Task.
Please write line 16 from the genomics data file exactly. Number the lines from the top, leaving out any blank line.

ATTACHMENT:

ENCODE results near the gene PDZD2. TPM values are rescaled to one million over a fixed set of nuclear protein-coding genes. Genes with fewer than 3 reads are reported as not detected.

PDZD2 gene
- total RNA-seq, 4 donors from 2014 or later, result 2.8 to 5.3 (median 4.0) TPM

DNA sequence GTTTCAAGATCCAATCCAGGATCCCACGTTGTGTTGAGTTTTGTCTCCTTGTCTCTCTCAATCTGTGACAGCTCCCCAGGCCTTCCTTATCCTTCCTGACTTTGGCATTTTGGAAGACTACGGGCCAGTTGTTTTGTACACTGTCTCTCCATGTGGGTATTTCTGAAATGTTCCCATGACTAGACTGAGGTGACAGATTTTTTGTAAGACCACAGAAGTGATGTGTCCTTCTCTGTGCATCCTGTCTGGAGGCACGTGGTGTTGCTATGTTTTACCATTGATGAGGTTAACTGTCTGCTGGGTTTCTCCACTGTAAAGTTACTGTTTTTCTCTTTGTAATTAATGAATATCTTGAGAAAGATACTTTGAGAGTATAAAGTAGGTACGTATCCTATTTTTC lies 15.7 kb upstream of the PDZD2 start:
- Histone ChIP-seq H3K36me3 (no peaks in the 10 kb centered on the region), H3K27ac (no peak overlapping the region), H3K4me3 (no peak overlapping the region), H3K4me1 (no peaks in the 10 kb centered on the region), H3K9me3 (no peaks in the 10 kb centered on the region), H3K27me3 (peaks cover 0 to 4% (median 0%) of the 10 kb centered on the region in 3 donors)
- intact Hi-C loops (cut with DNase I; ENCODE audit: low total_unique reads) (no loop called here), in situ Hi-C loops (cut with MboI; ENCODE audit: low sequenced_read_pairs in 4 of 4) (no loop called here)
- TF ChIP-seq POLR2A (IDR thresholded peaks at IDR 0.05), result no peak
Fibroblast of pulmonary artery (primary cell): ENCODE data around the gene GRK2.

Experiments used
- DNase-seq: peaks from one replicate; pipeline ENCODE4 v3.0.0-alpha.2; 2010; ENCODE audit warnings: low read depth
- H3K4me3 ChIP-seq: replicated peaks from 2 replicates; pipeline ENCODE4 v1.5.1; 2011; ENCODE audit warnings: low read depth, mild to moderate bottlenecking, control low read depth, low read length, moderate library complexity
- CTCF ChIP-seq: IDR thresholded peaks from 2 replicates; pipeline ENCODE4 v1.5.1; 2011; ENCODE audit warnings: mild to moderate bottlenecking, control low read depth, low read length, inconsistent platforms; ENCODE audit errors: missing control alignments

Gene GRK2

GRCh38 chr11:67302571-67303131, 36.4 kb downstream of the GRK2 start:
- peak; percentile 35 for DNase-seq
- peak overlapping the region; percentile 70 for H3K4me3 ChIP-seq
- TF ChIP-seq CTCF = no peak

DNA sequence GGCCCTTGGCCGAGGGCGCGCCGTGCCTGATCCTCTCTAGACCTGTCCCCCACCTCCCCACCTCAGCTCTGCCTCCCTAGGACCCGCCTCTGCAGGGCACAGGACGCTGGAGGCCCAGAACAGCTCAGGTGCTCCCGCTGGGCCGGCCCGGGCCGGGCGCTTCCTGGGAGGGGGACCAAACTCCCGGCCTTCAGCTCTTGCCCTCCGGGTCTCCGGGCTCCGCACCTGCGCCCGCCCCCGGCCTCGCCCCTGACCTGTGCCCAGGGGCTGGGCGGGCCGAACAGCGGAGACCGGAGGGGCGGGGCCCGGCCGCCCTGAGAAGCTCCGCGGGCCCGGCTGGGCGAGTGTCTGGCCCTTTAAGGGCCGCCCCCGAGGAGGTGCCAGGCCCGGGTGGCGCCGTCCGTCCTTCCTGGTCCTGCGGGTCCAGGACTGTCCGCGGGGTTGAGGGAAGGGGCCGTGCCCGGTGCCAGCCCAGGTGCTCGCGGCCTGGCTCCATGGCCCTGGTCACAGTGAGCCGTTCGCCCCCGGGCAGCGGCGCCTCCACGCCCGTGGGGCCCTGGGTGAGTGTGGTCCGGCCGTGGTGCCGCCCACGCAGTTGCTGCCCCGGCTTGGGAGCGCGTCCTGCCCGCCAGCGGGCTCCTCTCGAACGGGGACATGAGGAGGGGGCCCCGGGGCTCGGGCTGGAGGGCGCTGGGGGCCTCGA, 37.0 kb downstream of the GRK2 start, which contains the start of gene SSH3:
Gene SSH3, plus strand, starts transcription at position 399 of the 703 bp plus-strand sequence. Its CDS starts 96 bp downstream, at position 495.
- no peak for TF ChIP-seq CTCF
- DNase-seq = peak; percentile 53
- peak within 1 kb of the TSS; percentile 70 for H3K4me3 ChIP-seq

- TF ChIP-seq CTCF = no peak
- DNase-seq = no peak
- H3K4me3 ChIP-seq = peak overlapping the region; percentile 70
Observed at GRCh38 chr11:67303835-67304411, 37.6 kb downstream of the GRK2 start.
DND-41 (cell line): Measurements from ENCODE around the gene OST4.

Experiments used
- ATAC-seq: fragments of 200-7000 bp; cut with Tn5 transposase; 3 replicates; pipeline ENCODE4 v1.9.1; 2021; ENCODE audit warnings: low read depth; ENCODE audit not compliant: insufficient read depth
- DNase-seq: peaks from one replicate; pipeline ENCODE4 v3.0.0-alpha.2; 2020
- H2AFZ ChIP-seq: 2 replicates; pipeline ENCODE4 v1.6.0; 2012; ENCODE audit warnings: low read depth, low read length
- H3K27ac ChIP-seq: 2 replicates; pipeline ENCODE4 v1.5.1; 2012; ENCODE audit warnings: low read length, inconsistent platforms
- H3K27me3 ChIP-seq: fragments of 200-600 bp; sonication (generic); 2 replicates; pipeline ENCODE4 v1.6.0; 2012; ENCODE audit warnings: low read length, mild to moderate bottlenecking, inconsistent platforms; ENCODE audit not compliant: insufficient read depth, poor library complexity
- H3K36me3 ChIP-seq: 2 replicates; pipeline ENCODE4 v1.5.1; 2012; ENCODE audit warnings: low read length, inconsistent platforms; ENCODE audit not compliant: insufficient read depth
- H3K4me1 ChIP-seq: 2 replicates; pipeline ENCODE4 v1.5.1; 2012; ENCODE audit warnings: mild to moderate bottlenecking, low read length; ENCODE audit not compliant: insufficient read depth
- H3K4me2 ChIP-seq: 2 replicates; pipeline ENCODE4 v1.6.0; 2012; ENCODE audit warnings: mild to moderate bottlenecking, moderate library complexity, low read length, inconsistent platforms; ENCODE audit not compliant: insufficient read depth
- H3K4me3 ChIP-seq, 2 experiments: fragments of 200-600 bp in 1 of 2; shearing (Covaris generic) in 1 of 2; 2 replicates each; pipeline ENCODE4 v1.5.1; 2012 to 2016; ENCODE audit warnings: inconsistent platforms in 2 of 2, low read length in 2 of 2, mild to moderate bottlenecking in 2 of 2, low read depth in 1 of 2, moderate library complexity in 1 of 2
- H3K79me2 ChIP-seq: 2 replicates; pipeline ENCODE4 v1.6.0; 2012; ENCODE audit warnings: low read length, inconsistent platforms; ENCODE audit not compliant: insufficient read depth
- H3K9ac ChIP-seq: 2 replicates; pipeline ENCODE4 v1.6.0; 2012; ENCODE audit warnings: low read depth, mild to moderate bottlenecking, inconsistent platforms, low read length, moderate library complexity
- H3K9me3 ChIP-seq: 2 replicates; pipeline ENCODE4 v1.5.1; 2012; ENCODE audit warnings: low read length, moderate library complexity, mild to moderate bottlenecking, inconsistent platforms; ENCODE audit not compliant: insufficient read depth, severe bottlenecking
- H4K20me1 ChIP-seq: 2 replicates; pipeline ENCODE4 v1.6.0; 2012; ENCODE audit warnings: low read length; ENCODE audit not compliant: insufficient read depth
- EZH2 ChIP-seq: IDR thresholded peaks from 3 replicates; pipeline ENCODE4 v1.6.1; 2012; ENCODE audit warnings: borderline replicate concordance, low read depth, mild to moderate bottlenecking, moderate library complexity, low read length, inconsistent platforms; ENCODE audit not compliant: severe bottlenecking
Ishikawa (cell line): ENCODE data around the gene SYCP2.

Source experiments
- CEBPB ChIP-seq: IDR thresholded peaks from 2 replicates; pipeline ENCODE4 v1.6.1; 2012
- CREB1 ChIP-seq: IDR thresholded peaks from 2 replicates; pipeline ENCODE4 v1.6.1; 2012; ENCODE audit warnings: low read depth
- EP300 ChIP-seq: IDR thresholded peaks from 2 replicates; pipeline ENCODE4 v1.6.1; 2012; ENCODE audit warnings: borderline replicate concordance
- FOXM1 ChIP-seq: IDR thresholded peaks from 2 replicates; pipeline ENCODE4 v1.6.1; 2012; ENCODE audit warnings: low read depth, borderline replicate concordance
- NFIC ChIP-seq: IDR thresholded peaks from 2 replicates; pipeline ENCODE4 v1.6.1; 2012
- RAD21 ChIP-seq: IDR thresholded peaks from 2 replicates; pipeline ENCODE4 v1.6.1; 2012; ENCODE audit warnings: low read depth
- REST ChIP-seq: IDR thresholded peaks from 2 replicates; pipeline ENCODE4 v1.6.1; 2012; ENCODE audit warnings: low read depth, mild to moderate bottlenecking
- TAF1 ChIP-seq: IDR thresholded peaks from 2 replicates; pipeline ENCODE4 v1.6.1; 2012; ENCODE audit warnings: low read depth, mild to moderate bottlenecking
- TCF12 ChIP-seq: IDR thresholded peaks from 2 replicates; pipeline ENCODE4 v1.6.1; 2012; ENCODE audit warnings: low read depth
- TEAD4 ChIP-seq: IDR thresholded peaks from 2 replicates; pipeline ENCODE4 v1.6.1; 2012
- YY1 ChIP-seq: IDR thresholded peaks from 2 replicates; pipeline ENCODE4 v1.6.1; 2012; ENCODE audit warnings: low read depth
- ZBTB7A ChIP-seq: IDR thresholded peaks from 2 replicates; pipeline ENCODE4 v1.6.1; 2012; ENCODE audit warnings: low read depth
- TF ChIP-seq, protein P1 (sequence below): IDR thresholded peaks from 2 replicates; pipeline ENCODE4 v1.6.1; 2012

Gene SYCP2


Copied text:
- peak overlapping the region; percentile 70 for H3K4me3 ChIP-seq